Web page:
As I sat in the bleachers last night watching my oldest daughter at her first basketball practice, feeling like a "real" parent for the first time, I took a look around the gym. Kids of all shapes and sizes were bouncing basketballs, running after ones that had bounced off their feet, and chasing each other when the coach had lost their interest.
The kids were having a great time. None of them were concerned about the level of competition. Not a one complained about being tired. No one was self conscious about his or her clothes or shoes or anything. No one talked about what they ate, how much they weighed or anything like that. They were just kids, having a marvelous time.
The level of their physical activity for one hour was high. Each kid had to run around the court, keep his or her balance, practice good eye-hand coordination, and yet, no one whined about being tired or not having enough time to do this practice or anything.
Nothing like we adults tend to do at times.
Now, I am a self proclaimed exercise and running fanatic, so I must have something inside me that is pre-programmed to need to sweat at least once a day, hard. I need to feel my breathing heavy and my pulse racing. Call me a junkie, but I can still fit into my skinny jeans, and I'm 13 weeks pregnant. I, however, have encountered those in my life who would rather watch a ball game than participate in one. I still contend that through exercise, one can maintain a healthy lifestyle, and still eat normally (meaning, pizza on Fridays and an occasional doughnut).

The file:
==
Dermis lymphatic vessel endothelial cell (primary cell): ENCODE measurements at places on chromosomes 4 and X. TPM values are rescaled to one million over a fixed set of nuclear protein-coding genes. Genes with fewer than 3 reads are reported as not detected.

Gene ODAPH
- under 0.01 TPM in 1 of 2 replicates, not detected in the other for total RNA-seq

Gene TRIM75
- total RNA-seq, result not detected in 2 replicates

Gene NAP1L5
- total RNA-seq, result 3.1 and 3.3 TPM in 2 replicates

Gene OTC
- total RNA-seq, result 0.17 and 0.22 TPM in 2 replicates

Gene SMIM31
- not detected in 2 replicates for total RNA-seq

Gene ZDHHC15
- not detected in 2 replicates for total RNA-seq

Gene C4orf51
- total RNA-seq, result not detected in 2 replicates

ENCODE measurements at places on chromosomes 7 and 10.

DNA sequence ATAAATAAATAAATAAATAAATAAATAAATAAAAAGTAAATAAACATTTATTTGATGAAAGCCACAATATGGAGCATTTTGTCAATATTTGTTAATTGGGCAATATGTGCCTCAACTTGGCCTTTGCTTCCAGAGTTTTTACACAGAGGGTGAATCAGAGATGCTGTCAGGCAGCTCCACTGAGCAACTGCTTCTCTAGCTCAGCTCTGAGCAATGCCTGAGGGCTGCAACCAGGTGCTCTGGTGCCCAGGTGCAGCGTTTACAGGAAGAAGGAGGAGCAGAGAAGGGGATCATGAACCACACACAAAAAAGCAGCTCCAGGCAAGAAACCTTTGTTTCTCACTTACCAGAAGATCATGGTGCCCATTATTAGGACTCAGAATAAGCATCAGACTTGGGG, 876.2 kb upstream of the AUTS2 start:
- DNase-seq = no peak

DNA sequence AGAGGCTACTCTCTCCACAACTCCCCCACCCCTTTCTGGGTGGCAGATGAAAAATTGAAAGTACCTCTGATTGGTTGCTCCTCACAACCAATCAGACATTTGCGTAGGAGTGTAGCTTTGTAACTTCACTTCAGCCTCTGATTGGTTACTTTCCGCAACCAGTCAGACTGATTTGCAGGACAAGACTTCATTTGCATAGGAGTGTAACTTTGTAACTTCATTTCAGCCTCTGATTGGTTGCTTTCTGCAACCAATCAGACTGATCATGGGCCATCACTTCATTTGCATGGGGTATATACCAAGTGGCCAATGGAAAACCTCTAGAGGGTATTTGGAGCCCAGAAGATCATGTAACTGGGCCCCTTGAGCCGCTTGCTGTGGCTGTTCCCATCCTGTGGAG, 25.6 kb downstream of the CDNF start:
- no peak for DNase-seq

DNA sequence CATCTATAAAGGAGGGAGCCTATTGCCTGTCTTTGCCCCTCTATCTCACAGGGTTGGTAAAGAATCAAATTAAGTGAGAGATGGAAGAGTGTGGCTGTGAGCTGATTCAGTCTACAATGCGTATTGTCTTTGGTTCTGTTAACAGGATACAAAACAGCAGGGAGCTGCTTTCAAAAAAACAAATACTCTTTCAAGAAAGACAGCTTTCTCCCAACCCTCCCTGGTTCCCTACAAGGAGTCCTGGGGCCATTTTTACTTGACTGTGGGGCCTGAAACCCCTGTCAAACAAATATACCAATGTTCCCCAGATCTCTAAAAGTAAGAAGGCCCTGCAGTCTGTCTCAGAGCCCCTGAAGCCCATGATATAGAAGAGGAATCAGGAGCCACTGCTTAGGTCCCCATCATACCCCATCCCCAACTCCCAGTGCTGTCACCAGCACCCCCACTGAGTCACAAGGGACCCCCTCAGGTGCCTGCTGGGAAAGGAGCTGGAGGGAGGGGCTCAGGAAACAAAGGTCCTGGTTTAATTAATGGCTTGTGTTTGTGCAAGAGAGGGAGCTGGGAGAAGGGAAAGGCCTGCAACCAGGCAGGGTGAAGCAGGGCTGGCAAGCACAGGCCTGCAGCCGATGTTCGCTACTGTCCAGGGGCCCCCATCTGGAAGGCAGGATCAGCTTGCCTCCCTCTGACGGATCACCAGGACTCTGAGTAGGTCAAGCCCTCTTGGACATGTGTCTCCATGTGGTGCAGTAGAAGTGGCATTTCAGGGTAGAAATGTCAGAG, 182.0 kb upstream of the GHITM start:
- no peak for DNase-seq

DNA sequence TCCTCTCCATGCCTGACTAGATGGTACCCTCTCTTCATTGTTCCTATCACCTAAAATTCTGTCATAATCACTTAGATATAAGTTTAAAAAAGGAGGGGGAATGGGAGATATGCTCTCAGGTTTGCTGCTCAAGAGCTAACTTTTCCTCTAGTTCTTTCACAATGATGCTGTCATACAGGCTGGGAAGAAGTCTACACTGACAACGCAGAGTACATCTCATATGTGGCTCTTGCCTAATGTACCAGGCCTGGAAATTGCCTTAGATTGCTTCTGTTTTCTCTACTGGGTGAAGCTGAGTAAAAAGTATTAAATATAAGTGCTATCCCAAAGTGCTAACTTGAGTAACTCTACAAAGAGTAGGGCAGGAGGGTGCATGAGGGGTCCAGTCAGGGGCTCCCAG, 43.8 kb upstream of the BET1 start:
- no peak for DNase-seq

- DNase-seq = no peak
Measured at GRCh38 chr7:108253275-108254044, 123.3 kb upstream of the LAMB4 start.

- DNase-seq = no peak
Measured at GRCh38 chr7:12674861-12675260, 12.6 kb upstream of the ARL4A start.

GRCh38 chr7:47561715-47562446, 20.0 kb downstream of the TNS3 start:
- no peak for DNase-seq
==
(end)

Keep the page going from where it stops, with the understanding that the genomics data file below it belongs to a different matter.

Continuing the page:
Many Americans, however, are more interested in determining who or what is causing them to be fat, rather than taking their own health into their hands. High Fructose Corn Syrup is a naughty word, according to Michael Pollen, Rachael Ray, and other fancy-schmancy foodies. While I agree one shouldn't sit down and spoon up a bunch of the stuff, a lot of the problem is the AMOUNT of said corn syrup that is taken in coupled with the fact that it is often enjoyed while watching a movie, playing a video game, or just enjoying a double shot venti caramel machiatto in one's car on your way to your desk job. If we would maybe run around a bit like my little basketball player, maybe we could enjoy these treats and not worry about them killing us.
Although I have spoken up about Michael Pollen and how annoyed I am with his outspokenness (hello, Pot! It's Kettle!), I just finished reading an interesting article in Agri-News about his philosophies on not necessarily just American agriculture, but American nutrition. I have to say, gulp, I agree with him. During his presentation at the Food for Thought Conference in Indianapolis, he spoke on how the blame for the ruination of American health should not be solely placed upon farmers who produce products that go into high fructose corn syrup or other processed foods. Rather, we should be placing the blame on the fact that Americans are less concerned with nutrition and more concerned with convenience. Hmmmm...
Well, duh, I say. Thank you, Michael Pollen for speaking the somewhat obvious. Sadly, however, this may come as a surprise to some folks out there. Even if you're eating processed foods once in a while, if you just sit around and do nothing, and don't have an apple for a snack once in a while, your health will decline.